“The real purpose of SAC was really confusing for a lot of people,” Kim said. Students would attend SAC meetings, but their proposals would not fit under the bylines of what the committee funded, so they would be sent to the Forum for Free Speech, to seek departmental funding, to the OSE, or to the movie committee.
“They didn’t know where to go,” Kim said. Now, however, all of these funding bodies and more are available to select as possible sources, to be evaluated by the OSE, through the new funding portal.
Kim emphasized that students would still have some say over event funding.
“The OSE will maintain the student aspect of student input in funding decisions,” Kim said. Kim said that the OSE interns would have input into the funding decisions, along with whoever is hired to replace Assistant Director of Student Activities, Leadership, and Greek Life Mike Elias, who leaves the college to take a position at Haverford College this week.
Kim said she hopes that the new, simplified funding process will lead to an increase in parties by groups other than fraternities.
“We’re hoping that campus culture will revive Paces and Olde Club parties,” Kim said. “I think it’ll happen, because it’s a much cleaner process for smaller student groups to propose and they are now given a legitimate support system through the OSE.”
Kim added that she thought the process would be imperfect, but that SGO and others would be open to change.
“If we need to reevaluate and say, ‘this isn’t working out,’ I’m sure that SGO and other people who have the power to shift these processes will change them the way they need to be changed,” Kim said.
Two open meetings to explain the new funding process, as well as a revamped chartering process for groups and clubs, will be held on Monday from 7-8 PM and 8-9 PM.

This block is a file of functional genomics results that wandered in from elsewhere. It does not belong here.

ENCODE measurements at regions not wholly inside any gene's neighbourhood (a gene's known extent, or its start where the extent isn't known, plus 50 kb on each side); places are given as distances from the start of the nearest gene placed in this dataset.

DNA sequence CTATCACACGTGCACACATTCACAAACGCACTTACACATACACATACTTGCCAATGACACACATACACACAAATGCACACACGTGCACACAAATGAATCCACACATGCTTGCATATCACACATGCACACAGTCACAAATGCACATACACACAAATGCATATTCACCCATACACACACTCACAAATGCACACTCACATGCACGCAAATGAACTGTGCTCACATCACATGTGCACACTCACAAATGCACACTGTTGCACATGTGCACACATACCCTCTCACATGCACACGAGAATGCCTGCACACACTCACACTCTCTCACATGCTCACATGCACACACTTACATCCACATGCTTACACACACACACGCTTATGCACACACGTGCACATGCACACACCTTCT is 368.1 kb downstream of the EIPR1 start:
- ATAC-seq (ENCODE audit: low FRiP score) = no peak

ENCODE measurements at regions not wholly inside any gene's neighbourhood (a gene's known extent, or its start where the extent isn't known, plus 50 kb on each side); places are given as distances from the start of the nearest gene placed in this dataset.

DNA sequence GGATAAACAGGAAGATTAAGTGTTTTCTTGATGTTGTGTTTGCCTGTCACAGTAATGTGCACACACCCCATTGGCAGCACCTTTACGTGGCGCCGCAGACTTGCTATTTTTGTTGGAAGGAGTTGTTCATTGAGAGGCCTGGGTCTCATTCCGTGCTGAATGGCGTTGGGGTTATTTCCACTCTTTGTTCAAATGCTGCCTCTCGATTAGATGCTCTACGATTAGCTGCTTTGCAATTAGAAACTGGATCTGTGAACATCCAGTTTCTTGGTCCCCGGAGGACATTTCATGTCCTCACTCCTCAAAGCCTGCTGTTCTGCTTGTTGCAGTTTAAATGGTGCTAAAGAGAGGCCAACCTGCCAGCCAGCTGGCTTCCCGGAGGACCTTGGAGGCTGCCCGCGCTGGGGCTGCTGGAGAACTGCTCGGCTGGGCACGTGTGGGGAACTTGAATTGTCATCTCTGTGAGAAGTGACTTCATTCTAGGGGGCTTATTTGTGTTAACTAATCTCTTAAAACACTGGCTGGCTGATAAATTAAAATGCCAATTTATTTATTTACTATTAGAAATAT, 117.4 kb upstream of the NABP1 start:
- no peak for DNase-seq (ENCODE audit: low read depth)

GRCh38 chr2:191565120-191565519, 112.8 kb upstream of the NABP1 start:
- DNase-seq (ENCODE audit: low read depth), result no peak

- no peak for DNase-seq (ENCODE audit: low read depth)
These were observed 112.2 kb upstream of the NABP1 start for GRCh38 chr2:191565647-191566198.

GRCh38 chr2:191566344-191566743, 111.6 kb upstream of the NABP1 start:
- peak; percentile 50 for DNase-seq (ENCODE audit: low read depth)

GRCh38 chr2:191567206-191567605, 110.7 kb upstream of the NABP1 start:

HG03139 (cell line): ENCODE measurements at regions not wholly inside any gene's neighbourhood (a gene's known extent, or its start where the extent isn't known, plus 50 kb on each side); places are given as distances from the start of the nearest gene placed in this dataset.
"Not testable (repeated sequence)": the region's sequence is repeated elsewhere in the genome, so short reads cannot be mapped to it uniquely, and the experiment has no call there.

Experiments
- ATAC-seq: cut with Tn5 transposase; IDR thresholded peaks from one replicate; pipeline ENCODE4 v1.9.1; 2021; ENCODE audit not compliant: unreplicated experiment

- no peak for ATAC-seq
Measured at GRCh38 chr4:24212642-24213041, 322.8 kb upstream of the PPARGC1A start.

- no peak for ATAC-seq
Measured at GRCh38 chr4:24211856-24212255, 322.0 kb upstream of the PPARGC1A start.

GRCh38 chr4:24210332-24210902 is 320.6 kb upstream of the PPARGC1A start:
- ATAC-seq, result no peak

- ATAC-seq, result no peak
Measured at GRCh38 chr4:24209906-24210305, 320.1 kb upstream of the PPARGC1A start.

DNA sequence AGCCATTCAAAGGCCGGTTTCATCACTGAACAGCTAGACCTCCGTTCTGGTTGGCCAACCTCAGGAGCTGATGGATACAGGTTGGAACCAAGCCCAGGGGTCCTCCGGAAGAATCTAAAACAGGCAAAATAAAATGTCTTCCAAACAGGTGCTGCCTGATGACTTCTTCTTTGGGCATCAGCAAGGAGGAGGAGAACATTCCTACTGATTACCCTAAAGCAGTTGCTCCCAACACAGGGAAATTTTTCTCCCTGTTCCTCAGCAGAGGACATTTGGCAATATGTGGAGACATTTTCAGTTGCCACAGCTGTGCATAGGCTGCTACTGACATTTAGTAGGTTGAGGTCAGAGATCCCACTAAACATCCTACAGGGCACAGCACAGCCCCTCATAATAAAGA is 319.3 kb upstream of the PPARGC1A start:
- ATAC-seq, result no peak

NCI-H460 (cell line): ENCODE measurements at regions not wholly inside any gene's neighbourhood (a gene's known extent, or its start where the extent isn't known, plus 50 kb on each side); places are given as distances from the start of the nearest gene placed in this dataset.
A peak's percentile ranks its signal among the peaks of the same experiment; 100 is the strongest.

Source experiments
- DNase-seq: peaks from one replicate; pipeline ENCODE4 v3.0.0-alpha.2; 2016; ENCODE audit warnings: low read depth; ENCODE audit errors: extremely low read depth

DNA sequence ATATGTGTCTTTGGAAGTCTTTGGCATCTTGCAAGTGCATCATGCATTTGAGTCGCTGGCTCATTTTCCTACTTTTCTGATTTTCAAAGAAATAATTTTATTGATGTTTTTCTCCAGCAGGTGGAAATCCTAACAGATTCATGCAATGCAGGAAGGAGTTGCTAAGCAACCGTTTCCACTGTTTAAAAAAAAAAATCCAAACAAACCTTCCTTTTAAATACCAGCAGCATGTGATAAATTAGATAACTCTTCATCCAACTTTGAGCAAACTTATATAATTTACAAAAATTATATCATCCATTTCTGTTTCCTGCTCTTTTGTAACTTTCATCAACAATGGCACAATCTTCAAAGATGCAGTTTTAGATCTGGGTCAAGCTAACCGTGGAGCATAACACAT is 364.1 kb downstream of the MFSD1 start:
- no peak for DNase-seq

Debates over and shifts to the ways in which the college funds alcohol for parties (or not) are not new. A Daily Gazette article by Lauren Stokes ’09 discusses that as early as 2005, students were concerned about the ways in which the college provides funding for alcohol.
“…The school must stop its de facto funding of alcohol for reasons of potential legal liability,” the article reads. “As a result, enforcement of SAC funding will become more strict. Not only has the administration been alerted to the most prevalent ‘work-arounds,’ but SAC will start asking party proposers specifically about where they’re getting money for alcohol,” the article reads, listing a number of other changes to the party funding process.
Like Kim and others, students in the past were concerned about the shifts in the college social scene that would occur if SAC stopped funding alcohol.
“Some students expressed concern that the fraternities would consume the party scene at Swarthmore, but most believed that ‘Swattie ingenuity’ would be able to overcome that danger,” Stokes wrote.
“Most students don’t want to lose the ‘free activities’ so important to Swarthmore culture, but a few students pointed out the fallacy of equating ‘activities’ with ‘Paces parties,’” Stokes continued. “These students hoped that the crackdown on alcohol funding would inspire ‘more open thinking about the student activities fee,’ inspiring proposals for new social events instead of more ‘tired’ Paces parties.”